By BRIAN KELLY
Chads, it seems, need a helping hand sometimes. At least in Island County, anyway.
With the nation’s attention transfixed on ballot recounts in Florida, lawyers, pundits, party strategists and just about everybody else have debated the degrees of separation needed for chads, those bits of cardboard knocked out when a ballot it punched.
A circuit judge in Palm Beach County said Wednesday that dimpled ballots — those with chads that have buckled but not broken free — could be considered in the manual recount of votes.
Island County also uses a punch-card ballot, but improperly punched ballots haven’t been a problem, Auditor Suzanne Sinclair said.
"I haven’t had anyone say I pushed at it and couldn’t get it out," she said.
Election workers also inspect the ballots before the cards are fed into a counting machine. And they will gently rub the ballots with a swipe of the hand to knock away any loose chads.
Just feeding the ballots into the counter with dangling or hanging chads can gum up the machine, Sinclair said.
Still, there is a standard on what sort of chads are good or bad.
"Our standard is at least two corners need to be broken in order to be a vote," Sinclair said.
But that doesn’t mean the dimpled chads are discarded.
Like other counties, a three-member canvassing board reviews questionable ballots and determines if they should be counted. If the voter’s intent can clearly be seen in the ballot, it’s counted.
In Island County, the canvassing board is made up of the auditor, the prosecuting attorney and a member of the board of commissioners.
But most of the board-reviewed ballots pose problems because of other reasons, such as late postmarks, Sinclair said. The canvassing board reviewed 101 ballots this election, out of 33,553 cast. A total of 42 had not been signed, while 43 had late postmarks.
No elections in Island County have ever hinged on a hanging chad, Sinclair said. And 16 of Washington’s 39 counties use punch cards.
"It’s up to each county to decide what type of system it wants to buy," said David Brine, spokesman for the Secretary of State’s Office.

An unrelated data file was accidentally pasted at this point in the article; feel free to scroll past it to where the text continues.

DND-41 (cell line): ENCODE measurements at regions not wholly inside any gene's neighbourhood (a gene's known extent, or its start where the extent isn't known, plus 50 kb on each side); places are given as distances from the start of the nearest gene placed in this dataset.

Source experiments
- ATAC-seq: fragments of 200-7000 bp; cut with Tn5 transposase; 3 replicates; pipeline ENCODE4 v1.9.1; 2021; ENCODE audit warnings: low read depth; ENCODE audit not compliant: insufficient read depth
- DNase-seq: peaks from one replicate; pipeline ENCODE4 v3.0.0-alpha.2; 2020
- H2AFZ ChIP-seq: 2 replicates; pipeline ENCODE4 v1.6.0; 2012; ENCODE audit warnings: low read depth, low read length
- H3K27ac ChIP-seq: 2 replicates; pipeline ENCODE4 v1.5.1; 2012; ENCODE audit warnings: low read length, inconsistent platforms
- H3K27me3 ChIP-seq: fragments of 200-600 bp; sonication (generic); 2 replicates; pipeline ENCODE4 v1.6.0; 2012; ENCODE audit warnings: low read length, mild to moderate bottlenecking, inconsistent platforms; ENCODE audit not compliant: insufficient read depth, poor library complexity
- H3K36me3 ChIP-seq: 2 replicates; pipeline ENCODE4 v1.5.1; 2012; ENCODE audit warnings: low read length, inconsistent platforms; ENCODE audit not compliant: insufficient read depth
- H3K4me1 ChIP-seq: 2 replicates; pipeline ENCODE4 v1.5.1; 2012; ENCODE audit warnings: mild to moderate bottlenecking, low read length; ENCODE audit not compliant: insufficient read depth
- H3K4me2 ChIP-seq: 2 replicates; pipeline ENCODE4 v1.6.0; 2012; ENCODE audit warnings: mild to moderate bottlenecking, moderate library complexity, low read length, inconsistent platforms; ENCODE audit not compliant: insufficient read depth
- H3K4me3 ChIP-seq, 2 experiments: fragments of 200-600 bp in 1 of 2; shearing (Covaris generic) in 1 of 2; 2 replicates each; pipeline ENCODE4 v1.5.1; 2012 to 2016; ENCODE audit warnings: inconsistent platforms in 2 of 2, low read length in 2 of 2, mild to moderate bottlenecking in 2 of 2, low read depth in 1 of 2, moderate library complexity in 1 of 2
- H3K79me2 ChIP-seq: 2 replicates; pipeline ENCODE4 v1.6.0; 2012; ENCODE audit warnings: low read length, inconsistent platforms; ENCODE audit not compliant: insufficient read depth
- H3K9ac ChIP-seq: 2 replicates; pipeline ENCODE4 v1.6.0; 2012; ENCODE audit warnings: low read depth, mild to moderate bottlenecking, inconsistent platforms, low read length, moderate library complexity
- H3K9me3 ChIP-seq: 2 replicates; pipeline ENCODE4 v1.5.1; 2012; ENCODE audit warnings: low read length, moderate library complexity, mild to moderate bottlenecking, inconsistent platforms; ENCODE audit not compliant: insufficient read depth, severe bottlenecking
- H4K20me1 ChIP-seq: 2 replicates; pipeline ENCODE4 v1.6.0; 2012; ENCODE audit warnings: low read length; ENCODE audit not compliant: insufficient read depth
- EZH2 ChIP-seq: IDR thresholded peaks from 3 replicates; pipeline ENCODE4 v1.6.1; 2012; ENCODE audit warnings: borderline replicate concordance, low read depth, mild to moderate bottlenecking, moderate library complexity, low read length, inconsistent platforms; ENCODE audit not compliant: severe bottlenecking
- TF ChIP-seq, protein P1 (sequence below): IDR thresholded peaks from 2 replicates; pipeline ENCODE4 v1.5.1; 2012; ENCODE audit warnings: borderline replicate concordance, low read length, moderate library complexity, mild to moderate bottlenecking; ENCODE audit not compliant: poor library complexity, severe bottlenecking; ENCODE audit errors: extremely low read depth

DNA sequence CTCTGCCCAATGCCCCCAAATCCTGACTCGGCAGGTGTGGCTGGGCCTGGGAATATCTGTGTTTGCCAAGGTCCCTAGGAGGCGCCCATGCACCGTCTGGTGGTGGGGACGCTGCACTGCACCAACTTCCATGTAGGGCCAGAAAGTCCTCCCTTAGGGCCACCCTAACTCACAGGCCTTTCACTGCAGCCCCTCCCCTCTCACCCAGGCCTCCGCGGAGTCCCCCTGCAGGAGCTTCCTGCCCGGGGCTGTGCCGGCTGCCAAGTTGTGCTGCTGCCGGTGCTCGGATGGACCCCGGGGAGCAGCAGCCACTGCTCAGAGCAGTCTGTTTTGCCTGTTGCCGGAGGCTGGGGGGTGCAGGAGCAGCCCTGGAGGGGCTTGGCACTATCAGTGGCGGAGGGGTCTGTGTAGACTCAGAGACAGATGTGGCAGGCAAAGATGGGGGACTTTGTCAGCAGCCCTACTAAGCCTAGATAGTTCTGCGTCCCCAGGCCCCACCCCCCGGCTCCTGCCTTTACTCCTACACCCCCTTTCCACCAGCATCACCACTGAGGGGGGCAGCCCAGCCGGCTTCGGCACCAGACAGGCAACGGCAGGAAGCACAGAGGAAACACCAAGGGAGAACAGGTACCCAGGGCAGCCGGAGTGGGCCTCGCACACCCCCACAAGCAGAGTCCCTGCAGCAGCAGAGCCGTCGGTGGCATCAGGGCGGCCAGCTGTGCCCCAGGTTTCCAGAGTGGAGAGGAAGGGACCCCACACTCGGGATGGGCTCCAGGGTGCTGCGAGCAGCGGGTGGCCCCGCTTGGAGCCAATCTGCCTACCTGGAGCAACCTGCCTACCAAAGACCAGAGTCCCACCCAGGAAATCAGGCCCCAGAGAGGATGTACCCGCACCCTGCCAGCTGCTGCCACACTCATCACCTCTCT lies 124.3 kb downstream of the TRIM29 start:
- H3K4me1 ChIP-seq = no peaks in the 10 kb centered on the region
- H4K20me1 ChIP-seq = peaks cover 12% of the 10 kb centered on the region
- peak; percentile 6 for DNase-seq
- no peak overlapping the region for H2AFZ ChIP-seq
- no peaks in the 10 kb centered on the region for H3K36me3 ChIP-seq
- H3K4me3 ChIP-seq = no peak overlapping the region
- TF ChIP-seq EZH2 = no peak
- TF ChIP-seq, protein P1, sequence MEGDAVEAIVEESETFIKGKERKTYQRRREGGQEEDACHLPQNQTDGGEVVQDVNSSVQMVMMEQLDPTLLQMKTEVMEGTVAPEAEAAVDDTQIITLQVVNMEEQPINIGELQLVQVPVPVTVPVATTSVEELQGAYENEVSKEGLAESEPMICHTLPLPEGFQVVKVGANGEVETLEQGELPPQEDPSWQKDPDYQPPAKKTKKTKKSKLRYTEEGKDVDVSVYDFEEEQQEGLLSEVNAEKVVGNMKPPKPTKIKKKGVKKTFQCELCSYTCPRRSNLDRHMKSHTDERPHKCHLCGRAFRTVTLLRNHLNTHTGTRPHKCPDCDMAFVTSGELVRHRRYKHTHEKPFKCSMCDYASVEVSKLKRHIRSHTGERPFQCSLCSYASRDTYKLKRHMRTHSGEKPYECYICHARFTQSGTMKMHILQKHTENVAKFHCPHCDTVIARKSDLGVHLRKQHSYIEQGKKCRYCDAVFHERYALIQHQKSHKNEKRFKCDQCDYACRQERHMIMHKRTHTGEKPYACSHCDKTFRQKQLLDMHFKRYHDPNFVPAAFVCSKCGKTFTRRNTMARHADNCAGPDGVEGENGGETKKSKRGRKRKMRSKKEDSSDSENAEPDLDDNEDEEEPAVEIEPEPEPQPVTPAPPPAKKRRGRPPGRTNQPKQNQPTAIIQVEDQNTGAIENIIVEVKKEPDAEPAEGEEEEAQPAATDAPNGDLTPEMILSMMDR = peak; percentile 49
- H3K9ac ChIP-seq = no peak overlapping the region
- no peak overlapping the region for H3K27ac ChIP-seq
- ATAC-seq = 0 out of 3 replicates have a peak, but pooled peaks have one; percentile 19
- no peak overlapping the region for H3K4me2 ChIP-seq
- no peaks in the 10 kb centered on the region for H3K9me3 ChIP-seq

Island County uses a ballot card reader, which looks like a big, old electric typewriter. The county bought two of the machines last year; one serves as a backup. Altogether, both the ballot card readers, and the computer and software that compiles the votes, cost about $35,000.
A single optical-scan reader costs about $125,000, Sinclair said.
Even though much attention has been placed on problems with punch ballot machines, optical scanners aren’t perfect, either. Marks made too lightly, or too heavy, are sometimes misread by those machines, Sinclair said.
"My feeling is they both have advantages and disadvantages. For us, the remaining determinant was cost," she said.
The great debate over chads and recounts has heightened citizen understanding of the election process. But given Island County’s turnout — at 84 percent, one of the highest in the state — residents were already keenly interested in the election.
"This is the highest (turnout) they’ve ever had in Island County, even for a presidential election," Sinclair said. "I think it lends credibility to the election process. It makes people feel that there is a true reflection of the public will."
Most voters didn’t want to trek to the polls, though. More than half of the county’s registered voters asked for an absentee ballot, Sinclair said. And there was a jump of 5,000 new absentee voters in the time between the primary and general elections.
"There’s a lot of feeling about this election, so you had an emotional platform that brought people out," she said.
The seemingly never-ending election has had its benefits, however.
"It has generated a lot of interest in the voting process and the election process, and I think those are good things," Sinclair said.
"It’s taken a real emotional toll on the people who are closely involved, candidates and election staff, but the good news about it is that there’s nobody over the age of 7 in Island County who don’t realize that every vote counts, and that it’s important to participate."
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